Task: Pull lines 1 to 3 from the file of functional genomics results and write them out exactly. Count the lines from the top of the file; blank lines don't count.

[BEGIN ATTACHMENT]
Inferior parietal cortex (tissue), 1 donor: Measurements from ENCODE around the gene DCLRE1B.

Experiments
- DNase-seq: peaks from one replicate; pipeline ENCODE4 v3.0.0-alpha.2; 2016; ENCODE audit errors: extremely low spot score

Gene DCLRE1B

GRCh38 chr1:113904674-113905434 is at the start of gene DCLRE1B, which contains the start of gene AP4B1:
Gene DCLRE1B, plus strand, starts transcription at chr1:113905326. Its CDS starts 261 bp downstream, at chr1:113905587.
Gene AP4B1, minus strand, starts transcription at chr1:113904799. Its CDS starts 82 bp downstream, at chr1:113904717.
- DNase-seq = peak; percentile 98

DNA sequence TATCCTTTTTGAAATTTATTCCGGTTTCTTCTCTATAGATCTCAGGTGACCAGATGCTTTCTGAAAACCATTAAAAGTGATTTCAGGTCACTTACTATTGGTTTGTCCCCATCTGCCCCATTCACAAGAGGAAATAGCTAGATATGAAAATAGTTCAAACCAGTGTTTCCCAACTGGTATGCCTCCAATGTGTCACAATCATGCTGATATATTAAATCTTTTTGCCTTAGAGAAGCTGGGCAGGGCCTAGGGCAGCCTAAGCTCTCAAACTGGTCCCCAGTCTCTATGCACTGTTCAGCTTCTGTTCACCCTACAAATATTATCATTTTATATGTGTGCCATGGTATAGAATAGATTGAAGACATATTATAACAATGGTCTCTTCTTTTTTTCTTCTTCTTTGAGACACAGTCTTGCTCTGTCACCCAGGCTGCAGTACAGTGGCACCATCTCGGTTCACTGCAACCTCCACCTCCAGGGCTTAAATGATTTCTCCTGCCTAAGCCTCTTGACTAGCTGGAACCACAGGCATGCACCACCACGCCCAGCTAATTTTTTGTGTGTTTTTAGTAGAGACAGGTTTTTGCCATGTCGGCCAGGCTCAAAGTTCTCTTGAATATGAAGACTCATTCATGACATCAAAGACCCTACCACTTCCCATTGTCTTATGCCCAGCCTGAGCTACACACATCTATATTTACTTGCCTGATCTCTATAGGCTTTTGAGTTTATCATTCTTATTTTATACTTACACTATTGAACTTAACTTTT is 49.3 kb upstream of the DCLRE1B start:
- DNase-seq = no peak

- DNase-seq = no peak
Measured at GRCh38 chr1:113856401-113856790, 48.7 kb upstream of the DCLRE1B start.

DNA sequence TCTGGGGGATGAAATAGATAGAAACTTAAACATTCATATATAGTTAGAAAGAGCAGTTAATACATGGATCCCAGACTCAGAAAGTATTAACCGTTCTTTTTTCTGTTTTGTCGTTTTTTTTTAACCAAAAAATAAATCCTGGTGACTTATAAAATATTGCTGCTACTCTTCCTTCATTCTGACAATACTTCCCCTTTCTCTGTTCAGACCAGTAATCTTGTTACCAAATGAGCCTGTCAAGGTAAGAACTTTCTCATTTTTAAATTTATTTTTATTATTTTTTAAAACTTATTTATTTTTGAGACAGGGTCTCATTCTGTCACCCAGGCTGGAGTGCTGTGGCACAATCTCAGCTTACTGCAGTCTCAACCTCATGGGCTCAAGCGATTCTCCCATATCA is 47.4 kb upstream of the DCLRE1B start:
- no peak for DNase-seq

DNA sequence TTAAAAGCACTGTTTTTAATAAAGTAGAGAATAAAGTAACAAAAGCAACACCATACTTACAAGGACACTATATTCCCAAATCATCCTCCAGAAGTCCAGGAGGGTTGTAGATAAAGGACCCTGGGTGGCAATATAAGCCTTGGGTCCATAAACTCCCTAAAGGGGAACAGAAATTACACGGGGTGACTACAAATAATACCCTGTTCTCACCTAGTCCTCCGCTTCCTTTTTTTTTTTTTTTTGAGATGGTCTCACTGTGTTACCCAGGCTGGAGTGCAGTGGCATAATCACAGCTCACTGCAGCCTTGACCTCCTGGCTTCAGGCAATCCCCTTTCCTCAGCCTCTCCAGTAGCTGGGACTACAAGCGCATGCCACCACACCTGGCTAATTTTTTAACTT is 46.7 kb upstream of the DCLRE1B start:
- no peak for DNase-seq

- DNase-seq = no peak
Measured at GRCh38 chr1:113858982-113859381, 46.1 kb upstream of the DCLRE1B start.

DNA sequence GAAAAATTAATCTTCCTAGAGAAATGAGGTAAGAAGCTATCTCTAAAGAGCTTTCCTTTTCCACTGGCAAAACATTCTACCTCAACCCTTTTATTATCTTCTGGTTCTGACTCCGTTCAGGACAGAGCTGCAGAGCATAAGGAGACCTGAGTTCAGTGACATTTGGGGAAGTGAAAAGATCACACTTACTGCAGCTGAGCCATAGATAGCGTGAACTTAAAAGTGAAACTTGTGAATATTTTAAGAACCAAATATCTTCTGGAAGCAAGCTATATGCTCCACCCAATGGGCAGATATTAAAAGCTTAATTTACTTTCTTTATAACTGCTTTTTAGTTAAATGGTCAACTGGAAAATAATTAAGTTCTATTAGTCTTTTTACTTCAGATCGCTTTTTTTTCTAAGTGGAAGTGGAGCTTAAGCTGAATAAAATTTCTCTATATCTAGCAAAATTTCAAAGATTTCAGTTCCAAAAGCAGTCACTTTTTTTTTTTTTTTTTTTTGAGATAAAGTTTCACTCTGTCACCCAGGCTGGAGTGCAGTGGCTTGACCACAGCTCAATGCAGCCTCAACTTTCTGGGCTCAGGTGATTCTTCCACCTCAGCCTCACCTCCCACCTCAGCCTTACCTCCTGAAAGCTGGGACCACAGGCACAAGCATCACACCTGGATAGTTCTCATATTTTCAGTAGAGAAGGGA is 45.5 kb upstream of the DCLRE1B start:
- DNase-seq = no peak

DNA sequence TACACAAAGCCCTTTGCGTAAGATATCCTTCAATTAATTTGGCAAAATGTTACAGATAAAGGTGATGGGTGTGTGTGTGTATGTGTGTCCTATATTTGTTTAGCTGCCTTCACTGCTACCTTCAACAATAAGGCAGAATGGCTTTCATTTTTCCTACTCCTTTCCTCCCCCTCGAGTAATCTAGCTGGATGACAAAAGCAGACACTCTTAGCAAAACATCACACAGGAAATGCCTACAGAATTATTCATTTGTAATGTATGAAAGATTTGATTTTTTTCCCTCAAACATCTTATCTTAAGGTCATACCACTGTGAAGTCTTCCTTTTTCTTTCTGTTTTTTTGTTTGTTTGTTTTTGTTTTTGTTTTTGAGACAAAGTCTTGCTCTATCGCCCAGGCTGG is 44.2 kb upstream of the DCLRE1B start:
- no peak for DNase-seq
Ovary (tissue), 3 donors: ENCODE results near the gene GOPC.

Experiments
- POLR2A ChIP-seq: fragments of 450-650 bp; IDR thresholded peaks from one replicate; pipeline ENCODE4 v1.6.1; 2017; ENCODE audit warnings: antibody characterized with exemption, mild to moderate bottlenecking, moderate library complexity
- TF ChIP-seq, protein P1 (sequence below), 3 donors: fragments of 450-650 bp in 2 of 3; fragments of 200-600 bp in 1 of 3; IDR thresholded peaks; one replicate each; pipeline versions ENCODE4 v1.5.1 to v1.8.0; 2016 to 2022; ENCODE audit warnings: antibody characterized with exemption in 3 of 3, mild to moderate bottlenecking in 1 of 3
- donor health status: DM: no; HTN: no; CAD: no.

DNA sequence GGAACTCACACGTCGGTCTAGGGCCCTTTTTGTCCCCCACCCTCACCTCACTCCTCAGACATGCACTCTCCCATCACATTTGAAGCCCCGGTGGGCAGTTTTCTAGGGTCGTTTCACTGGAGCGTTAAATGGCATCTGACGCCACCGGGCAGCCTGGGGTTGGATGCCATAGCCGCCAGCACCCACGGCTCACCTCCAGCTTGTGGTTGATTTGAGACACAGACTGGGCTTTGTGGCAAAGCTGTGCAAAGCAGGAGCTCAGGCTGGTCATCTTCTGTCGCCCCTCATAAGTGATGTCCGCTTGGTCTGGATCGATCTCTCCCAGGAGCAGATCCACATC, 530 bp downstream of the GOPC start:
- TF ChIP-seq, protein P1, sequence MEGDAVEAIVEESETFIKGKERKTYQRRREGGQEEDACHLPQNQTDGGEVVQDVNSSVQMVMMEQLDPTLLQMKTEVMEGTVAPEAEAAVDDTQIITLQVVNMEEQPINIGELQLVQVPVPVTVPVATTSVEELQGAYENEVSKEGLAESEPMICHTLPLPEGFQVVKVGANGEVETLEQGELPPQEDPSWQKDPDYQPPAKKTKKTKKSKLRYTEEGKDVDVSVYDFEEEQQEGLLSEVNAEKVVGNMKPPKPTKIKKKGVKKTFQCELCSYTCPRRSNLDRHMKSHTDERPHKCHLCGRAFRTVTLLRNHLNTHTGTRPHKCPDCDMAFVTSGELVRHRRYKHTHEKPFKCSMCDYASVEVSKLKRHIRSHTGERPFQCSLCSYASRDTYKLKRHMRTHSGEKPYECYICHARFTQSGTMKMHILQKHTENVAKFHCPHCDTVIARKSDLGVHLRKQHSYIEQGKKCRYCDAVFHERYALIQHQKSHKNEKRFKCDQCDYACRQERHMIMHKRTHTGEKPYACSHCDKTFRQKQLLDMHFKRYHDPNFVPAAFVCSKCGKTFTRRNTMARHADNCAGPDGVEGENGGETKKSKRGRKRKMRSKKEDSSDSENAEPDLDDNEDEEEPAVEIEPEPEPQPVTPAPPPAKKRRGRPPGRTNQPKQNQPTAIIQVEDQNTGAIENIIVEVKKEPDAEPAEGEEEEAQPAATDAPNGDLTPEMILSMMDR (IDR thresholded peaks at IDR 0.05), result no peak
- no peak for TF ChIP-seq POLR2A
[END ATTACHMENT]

Inferior parietal cortex (tissue), 1 donor: Measurements from ENCODE around the gene DCLRE1B.

Experiments
- DNase-seq: peaks from one replicate; pipeline ENCODE4 v3.0.0-alpha.2; 2016; ENCODE audit errors: extremely low spot score